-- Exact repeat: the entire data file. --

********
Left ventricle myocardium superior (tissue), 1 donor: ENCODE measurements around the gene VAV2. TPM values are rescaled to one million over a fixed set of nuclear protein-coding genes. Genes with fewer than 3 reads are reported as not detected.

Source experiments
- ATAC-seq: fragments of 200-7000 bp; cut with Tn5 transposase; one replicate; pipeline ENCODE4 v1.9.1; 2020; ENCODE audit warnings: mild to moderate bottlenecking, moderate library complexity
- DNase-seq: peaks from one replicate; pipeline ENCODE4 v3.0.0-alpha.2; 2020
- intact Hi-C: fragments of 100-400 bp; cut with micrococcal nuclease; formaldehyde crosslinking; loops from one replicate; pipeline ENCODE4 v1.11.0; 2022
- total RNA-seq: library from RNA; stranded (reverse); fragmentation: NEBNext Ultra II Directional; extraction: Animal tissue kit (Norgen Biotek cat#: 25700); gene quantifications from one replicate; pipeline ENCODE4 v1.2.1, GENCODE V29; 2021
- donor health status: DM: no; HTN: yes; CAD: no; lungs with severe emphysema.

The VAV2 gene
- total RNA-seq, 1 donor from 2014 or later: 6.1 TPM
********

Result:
Left ventricle myocardium superior (tissue), 1 donor: ENCODE measurements around the gene VAV2. TPM values are rescaled to one million over a fixed set of nuclear protein-coding genes. Genes with fewer than 3 reads are reported as not detected.

Source experiments
- ATAC-seq: fragments of 200-7000 bp; cut with Tn5 transposase; one replicate; pipeline ENCODE4 v1.9.1; 2020; ENCODE audit warnings: mild to moderate bottlenecking, moderate library complexity
- DNase-seq: peaks from one replicate; pipeline ENCODE4 v3.0.0-alpha.2; 2020
- intact Hi-C: fragments of 100-400 bp; cut with micrococcal nuclease; formaldehyde crosslinking; loops from one replicate; pipeline ENCODE4 v1.11.0; 2022
- total RNA-seq: library from RNA; stranded (reverse); fragmentation: NEBNext Ultra II Directional; extraction: Animal tissue kit (Norgen Biotek cat#: 25700); gene quantifications from one replicate; pipeline ENCODE4 v1.2.1, GENCODE V29; 2021
- donor health status: DM: no; HTN: yes; CAD: no; lungs with severe emphysema.

The VAV2 gene
- total RNA-seq, 1 donor from 2014 or later: 6.1 TPM